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Giant Sinkhole Forces Evacuations At La Habra Condo Complex; Mayor Calls It 'Isolated Incident'

LA HABRA (CBSLA) — An enormous sinkhole opened up after an underground flood channel collapsed in La Habra, causing trees to collapse and endangering several nearby condos.

The sinkhole formed in a greenbelt between two condominium complexes at the Coyote Creek complex in the 900 block of West Imperial Highway at about 10:45 p.m. Wednesday.

"The whole house shook and it felt like a bunch of cars full on like hit the house," resident Matt Tucker said.

Tucker was at work when he got a call from his wife telling him the ground in front of their home had given way and a tree had slammed into the front.

The gaping maw between the two buildings is 80 feet long and 20 feet deep. The ground surrounding the sinkhole is so unstable, trees are collapsing into the sinkhole.

"We just couldn't believe it, we came outside along with everybody else," resident Reina Menchaca said. "We were just trying to see how deep it went and whatnot."

Sinkhole in La Habra
Three nearby condo units were evacuated after the sinkhole was discovered. (credit: CBS)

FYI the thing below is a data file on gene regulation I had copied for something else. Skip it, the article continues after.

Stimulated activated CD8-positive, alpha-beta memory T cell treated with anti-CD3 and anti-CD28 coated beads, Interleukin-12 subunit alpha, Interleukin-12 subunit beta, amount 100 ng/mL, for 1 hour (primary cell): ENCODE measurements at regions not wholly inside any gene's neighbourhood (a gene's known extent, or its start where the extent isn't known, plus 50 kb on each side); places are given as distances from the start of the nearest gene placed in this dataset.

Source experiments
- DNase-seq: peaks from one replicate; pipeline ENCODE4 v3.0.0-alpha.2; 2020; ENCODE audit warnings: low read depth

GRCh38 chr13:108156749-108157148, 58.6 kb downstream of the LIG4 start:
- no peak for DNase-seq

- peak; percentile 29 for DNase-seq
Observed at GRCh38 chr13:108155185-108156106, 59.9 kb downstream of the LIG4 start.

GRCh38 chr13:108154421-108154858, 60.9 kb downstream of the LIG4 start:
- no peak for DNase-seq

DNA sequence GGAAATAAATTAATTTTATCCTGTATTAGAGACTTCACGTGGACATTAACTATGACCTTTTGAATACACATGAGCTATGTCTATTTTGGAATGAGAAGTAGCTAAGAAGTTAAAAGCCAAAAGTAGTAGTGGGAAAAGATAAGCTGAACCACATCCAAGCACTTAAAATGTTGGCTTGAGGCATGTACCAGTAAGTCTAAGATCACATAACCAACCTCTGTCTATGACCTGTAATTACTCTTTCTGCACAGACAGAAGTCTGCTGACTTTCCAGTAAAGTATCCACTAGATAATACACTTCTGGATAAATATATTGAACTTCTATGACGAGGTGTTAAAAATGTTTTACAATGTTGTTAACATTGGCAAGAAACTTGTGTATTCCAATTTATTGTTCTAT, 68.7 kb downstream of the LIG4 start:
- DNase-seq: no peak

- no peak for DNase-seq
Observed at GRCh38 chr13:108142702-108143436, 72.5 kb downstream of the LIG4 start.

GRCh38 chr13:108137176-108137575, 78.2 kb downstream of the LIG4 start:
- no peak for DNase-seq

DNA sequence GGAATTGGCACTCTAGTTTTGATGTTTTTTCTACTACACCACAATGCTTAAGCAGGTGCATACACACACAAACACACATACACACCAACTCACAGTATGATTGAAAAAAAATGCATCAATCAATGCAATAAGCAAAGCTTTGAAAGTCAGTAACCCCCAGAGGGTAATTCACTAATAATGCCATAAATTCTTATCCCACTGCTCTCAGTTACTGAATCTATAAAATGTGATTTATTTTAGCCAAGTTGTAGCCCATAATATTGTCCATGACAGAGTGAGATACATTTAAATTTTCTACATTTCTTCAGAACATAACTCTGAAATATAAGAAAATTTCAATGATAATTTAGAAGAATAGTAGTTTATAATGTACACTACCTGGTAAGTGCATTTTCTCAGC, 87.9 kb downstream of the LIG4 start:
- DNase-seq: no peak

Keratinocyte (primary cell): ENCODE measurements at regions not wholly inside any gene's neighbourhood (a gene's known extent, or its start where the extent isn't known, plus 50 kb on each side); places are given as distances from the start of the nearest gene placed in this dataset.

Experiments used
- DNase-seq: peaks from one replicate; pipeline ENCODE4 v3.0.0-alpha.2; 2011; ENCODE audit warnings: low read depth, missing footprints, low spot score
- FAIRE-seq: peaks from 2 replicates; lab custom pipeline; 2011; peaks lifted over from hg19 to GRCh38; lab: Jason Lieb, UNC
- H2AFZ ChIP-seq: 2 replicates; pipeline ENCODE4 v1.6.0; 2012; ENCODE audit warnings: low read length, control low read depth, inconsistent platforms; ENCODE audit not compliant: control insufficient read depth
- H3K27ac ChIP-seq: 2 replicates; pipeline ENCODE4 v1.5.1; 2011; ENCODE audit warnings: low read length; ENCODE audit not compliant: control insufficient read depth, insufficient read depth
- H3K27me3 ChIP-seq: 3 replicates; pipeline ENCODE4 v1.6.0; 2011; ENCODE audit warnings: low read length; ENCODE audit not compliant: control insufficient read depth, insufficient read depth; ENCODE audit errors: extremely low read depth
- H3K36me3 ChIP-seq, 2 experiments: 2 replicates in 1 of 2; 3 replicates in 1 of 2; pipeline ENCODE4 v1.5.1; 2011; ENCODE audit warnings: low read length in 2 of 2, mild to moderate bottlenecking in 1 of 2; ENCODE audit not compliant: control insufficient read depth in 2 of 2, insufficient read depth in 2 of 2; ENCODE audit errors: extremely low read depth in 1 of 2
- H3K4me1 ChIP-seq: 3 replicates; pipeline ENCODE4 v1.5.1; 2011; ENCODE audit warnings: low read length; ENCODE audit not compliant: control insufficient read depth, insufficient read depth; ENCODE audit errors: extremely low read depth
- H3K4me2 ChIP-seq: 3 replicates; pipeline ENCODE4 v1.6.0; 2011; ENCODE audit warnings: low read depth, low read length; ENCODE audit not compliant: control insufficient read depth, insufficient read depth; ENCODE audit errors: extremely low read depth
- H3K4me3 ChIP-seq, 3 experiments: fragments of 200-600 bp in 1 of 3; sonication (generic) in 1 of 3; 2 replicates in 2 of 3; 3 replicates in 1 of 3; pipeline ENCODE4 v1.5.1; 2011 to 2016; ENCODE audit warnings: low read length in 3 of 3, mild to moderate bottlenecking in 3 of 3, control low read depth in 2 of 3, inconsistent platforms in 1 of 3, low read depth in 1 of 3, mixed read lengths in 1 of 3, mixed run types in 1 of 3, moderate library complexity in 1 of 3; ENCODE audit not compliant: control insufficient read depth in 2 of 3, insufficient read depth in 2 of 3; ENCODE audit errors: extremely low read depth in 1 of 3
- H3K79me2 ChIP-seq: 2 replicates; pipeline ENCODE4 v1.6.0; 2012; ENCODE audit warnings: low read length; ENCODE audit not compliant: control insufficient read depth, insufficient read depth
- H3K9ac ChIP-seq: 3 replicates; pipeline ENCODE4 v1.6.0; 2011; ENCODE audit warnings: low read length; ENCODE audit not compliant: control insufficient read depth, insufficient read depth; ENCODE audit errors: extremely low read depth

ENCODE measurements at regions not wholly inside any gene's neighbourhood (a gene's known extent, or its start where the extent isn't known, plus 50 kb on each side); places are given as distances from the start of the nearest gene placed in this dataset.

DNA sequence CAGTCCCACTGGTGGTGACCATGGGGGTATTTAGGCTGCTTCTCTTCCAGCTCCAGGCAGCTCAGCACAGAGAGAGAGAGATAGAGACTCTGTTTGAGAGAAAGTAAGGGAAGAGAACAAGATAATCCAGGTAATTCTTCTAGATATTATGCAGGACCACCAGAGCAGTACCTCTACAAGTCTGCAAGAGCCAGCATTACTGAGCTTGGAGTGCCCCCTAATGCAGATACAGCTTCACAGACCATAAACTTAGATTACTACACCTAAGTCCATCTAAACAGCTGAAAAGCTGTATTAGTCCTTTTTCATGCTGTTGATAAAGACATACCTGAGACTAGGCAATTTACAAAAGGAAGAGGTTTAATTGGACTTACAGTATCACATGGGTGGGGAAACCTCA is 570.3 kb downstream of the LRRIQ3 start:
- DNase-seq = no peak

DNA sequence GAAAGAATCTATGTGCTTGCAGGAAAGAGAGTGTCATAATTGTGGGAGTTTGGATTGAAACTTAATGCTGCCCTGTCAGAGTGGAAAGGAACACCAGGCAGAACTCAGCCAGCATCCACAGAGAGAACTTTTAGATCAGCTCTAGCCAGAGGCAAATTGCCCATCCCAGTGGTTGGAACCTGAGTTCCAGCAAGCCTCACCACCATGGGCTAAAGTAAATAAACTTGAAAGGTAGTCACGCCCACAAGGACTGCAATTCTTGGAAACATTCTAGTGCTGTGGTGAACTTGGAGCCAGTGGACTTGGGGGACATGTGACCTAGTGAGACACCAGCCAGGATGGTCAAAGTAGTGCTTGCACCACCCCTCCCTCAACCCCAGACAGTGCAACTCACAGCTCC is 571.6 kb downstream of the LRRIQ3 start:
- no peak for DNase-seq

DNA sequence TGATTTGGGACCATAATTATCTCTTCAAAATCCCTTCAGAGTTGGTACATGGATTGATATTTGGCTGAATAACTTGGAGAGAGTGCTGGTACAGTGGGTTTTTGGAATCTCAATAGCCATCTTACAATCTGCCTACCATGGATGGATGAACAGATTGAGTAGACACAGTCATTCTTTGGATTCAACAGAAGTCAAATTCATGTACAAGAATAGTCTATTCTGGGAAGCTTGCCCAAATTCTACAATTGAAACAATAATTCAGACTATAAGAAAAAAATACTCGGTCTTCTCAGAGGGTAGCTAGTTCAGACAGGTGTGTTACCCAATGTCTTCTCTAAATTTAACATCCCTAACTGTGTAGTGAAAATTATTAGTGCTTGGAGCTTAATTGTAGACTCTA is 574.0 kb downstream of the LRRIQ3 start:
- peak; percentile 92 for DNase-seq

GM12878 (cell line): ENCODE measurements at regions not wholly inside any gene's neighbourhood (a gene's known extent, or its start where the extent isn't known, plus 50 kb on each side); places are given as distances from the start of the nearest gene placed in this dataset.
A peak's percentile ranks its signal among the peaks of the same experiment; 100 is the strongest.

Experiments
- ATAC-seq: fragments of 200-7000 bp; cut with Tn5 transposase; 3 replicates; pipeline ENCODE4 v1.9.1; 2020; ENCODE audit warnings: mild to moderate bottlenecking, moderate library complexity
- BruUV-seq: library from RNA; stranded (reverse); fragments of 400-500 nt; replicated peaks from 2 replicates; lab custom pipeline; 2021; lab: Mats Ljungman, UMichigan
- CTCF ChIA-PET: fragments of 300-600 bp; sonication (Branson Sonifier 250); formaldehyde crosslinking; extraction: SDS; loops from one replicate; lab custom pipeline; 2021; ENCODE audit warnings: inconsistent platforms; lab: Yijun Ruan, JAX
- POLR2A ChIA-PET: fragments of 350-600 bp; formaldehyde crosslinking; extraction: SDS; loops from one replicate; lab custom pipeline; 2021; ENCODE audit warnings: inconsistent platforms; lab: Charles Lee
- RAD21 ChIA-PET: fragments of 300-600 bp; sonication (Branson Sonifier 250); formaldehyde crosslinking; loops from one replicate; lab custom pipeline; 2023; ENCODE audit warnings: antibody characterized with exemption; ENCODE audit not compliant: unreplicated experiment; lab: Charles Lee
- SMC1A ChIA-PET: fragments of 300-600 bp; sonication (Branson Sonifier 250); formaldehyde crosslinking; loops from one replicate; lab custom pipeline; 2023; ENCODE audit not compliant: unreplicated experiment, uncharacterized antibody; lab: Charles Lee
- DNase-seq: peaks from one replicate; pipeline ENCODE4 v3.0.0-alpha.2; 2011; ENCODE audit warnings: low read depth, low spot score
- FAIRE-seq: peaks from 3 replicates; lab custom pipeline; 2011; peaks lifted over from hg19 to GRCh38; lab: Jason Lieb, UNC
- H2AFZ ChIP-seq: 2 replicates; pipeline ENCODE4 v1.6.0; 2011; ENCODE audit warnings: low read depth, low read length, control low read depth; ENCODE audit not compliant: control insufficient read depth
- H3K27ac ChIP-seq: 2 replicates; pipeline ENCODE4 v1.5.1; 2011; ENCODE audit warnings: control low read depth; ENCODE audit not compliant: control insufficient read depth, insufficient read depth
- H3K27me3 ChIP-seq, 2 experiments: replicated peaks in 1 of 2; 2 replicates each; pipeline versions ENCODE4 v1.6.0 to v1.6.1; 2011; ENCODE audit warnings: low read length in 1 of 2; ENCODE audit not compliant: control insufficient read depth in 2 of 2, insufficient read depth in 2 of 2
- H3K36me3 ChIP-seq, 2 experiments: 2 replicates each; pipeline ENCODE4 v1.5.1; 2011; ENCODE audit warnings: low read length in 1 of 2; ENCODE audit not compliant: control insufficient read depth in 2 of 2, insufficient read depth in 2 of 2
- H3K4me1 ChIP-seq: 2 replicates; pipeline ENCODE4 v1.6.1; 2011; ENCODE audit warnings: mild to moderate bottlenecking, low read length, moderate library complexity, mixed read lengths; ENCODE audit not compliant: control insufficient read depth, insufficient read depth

At least one condo was damaged when a tree fell. Due to concerns about other collapsing trees, Menchaca and her family and the residents of two other units voluntarily evacuated but have since returned to their homes. No injuries have been reported.

La Habra Mayor James Gomez said the sinkhole appeared to be an "isolated incident".

"There's no other indication that this is going to happen anywhere else in the city of La Habra," he said. "In the over 55 years I've lived here, I don't ever recall this happening in our community."

The complex rests on a flood control channel that runs to a facility owned by Orange County, but it was unclear who was ultimately responsible for the land.

Homeless people have reportedly been known to stay near the graffiti-plagued area underground where the sinkhole collapsed on top of the control channel. Police dogs were brought in to ensure no one was trapped underground.

But for Tucker, the mound of grass that was above the channel is where families walked their dogs and his kids often played.

"I place no blame on anybody. We need to get it fixed," he said.

Last week's major rainfall may have played a role in the forming the sinkhole, according to AJ Jaime from OC Public Works.

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